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Are all DACs the same - an investigation

Nessuno

Member
Annoying distortion

Annoying distortion

With P3ESRs at normal listening level (about 80dB) and light rumors from the street outside, A is barely perceptible, B definitely. Both annoying. Maybe with richer musical content they could become unaudible, but then it depends on the music:

I think with slow tempi on solo cello, viola or harpsichord the distortion would become even more evident than with single tones, without making the instruments more musical than live: not my idea of musicality anyway.
 

Batears

New member
Commercial printers

Commercial printers

Those printers shown in the the above link are very small, look at the red tool boxes beside each machine and check the actual cubic work area inside the machine.
I have just finished building a small printer from scratch, rather than a kit, and I'm not convinced that it is possible produce the article mentioned in 3 seconds

Printers no matter how lightly built have inertia and whether the print head or the table moves, they both have weight, and to zoom around at the speeds suggested in the link takes some believing. I would have liked to have seen a video as well as the story of the above in action.

There is not much choice in the plastic filament used, usually a soft thermoplastic with very little strength. Intricate parts that can be produced on 3d printers are amazing but they take time so printers are really only good for development parts.
OK,
I see, those printers in the link have nothing to do with printing underwear, they are just commercially produced printers.
 

royals1871

New member
Any memorable ones?

Any memorable ones?

Some food for thought:

It seems that some audiophiles are OK with, or perhaps even actively enjoy, the gross distortion reported here.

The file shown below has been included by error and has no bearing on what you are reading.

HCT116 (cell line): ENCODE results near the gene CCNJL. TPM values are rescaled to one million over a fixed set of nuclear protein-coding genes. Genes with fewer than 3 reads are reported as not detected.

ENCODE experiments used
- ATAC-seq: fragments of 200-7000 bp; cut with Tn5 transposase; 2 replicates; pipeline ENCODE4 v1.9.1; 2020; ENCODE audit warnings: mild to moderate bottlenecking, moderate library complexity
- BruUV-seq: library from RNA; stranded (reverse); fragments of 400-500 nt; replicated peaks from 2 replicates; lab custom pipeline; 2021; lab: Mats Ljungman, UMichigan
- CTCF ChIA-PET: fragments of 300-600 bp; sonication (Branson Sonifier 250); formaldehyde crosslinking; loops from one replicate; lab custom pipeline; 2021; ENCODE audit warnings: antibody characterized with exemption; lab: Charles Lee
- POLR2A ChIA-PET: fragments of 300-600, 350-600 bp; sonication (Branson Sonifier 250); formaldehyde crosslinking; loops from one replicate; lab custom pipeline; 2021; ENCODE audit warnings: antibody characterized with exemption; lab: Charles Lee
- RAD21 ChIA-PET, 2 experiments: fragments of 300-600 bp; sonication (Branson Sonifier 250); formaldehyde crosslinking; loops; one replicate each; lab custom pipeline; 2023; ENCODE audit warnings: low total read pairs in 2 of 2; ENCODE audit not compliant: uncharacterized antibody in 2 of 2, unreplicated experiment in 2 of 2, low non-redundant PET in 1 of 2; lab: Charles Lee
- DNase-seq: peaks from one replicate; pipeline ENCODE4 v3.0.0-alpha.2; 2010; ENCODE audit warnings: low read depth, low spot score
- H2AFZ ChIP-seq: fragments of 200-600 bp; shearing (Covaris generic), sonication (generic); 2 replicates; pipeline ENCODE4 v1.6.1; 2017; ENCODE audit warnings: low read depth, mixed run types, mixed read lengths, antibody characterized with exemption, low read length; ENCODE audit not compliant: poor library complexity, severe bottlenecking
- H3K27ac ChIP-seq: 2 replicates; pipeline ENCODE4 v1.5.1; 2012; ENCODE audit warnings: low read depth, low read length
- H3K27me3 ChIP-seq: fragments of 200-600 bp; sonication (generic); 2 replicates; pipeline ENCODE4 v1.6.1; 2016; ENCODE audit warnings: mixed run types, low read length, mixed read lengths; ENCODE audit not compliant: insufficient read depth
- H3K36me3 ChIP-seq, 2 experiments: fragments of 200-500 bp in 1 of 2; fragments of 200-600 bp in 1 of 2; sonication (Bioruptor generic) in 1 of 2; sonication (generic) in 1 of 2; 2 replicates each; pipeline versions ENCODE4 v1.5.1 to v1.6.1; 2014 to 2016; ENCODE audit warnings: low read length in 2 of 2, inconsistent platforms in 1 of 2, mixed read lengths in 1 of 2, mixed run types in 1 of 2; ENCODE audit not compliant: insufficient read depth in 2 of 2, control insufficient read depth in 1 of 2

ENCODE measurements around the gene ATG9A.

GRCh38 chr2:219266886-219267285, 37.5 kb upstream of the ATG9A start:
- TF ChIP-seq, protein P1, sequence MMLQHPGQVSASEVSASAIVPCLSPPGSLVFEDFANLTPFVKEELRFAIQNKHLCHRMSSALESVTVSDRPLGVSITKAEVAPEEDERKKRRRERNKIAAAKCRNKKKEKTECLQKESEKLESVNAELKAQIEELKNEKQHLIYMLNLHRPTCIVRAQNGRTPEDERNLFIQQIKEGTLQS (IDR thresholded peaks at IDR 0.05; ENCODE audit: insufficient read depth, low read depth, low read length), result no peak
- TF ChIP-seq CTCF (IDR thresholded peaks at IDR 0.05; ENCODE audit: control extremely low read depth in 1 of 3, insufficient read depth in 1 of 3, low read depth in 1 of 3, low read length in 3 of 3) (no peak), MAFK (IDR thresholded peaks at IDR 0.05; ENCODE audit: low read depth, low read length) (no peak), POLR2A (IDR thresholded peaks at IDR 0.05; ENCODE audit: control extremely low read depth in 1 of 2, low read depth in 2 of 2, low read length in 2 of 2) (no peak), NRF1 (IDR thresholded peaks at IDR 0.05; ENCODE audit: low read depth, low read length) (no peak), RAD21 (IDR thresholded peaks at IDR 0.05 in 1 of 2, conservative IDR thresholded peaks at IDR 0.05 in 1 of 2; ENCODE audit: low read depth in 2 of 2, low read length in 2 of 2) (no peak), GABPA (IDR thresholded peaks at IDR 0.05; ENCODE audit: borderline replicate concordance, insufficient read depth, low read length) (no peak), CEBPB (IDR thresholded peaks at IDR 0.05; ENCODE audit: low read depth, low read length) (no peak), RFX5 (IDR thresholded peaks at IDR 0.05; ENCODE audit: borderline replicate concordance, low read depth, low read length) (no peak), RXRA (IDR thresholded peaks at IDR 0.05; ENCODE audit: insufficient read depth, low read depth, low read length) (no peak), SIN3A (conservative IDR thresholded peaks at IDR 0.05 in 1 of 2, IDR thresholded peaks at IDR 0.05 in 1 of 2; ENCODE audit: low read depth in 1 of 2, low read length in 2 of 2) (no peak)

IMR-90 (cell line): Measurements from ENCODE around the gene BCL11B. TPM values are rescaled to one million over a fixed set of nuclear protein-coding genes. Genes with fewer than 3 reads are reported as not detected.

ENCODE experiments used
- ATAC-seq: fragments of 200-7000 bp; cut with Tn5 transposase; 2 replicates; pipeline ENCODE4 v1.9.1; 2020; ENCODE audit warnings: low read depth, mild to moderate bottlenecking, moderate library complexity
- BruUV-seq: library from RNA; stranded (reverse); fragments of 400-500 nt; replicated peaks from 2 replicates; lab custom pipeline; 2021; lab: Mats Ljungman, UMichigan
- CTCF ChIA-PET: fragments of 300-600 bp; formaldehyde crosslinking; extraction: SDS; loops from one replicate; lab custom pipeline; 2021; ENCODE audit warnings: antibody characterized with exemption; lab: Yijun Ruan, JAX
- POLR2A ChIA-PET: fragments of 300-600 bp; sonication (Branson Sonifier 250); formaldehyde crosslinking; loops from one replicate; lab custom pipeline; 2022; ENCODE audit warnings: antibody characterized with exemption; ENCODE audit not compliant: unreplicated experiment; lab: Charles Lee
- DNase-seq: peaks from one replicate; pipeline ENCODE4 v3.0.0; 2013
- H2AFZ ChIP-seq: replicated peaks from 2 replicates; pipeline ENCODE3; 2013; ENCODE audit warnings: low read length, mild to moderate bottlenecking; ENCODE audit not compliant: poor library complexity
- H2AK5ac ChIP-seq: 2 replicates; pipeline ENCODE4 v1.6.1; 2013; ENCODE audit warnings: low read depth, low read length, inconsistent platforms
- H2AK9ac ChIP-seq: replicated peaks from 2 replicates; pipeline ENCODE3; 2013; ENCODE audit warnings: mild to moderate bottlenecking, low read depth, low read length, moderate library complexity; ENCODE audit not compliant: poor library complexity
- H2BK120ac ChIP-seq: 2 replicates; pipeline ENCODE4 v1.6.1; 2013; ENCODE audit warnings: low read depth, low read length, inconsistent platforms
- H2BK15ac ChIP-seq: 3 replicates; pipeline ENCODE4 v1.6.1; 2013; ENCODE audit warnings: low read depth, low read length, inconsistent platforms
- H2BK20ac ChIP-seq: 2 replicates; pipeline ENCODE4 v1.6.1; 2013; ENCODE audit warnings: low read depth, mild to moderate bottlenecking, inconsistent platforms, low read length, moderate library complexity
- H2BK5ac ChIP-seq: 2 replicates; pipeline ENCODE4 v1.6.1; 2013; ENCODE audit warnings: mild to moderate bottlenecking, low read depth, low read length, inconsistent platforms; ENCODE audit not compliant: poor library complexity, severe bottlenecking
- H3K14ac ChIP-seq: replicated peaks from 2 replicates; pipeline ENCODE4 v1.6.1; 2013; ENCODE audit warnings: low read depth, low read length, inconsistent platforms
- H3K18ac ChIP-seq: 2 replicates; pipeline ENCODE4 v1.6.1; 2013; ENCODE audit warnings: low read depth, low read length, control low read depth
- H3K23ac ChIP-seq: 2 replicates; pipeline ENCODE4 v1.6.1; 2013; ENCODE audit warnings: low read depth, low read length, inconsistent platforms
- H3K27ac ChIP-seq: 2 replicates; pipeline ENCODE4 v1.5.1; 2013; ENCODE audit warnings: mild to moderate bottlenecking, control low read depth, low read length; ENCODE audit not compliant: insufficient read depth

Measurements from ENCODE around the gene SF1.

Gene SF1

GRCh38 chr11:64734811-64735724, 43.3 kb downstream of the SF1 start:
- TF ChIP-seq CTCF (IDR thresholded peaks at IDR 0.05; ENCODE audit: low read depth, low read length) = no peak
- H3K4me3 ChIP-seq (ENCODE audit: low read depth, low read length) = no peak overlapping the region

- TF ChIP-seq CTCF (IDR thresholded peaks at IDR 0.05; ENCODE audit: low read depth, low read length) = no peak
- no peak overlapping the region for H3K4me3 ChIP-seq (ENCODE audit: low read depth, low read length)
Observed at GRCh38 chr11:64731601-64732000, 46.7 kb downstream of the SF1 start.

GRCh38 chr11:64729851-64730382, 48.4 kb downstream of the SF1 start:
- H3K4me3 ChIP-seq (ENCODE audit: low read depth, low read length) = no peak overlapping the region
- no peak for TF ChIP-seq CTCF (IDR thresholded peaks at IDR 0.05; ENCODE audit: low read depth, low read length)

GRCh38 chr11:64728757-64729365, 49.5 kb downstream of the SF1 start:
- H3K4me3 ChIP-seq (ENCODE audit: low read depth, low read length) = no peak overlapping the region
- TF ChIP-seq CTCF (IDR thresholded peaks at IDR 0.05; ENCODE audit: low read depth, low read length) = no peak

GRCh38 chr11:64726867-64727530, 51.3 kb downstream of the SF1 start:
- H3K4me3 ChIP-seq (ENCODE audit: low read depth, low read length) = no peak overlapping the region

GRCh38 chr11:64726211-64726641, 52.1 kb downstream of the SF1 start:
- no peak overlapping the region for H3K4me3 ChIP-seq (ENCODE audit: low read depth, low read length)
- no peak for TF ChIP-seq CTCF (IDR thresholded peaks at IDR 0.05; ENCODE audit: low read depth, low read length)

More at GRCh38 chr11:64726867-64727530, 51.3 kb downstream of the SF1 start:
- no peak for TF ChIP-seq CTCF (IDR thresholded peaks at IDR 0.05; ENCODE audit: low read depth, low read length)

Yet, almost universally, audiophiles refuse to accept the notion of lossy data-rate reduction.

But a simple difference-test will demonstrate that unless you use exceptionally low data-rates for the codec in question, the impact on the audio will be utterly trivial in comparison to the clipping reported here and on NaAvGuy's website.

So is this not yet another demonstration of the simple fact that some people don't listen with their ears ;)

I've lost count of the number of DACs I've measured over the years. Dozens, maybe 100s. I have *never* encountered one that clips - not even when presented with +dBFS signals. But based on recent reports, it would appear that some people have forgotten - or abandoned - the most elementary rules of audio design.

Very sad, but perhaps not all that surprising.
Hi, very interested in how you measured these? Any memorable DAC's that performed well that you'd like to share?
I'd imagine it had nothing to do with the price.

Thanks very much.
 

EricW

Active member
Frame of reference

Frame of reference

Whether you think this pure-tone distortion is a significant audible issue or not depends entirely on your perspective. Played over a proper hifi system where these is the possibility to increase the loudness beyond that of a pc speaker, the effect is significantly more obvious. Do you subscribe to philosophy A or B? To my ears, this harmonic distortion sounds like, and measures like a defective, rubbing, buzzing bass/midrange unit.
On my Super HL5pluses, the distortion sounds quite obvious, and quite nasty.

I assume, however, that adding the same distortion to a musical signal would render the distortion less obvious, and would be perceived by many as an enjoyable "thickening" of the sound, the same way an electric guitar sounds better through an overdriven tube amplifier.

Even the simple fact that the distortion will create an audible difference to a properly engineered unit will lead many to think the distorted unit is better simply because they can hear a difference (this is the conditioning created by purely subjective audio reviews - I know, because I've been there myself).

To be able to say one is right, and the other wrong, one needs an objective frame of reference of some kind, or it's all just a matter of opinion.
 

A.S.

Administrator
Staff member
On my Super HL5pluses, the distortion sounds quite obvious, and quite nasty.